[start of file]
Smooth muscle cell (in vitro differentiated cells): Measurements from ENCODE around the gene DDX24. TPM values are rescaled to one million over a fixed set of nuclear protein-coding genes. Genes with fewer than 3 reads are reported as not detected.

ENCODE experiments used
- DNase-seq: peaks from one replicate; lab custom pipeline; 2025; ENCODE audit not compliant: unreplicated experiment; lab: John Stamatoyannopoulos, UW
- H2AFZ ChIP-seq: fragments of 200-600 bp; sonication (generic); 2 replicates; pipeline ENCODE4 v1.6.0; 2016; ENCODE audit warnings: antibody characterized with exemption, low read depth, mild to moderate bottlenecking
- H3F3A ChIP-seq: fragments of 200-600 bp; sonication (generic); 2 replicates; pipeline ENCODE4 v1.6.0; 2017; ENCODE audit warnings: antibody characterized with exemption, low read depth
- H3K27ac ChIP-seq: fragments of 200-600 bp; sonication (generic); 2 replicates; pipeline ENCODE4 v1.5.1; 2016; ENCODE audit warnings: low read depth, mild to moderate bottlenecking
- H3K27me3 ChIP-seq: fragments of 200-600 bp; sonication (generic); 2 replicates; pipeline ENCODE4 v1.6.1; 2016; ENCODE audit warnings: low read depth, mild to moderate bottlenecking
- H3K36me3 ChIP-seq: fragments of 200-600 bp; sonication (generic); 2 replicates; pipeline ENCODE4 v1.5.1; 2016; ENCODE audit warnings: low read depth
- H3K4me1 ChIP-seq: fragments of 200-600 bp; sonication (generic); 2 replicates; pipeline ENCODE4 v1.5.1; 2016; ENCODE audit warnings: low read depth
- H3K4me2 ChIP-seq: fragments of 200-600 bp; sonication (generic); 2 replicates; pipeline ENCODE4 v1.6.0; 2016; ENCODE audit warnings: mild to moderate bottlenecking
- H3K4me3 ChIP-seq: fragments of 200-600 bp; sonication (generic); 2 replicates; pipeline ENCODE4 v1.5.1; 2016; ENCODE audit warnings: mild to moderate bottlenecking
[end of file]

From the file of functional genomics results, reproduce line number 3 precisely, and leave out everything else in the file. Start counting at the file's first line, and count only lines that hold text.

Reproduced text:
- DNase-seq: peaks from one replicate; lab custom pipeline; 2025; ENCODE audit not compliant: unreplicated experiment; lab: John Stamatoyannopoulos, UW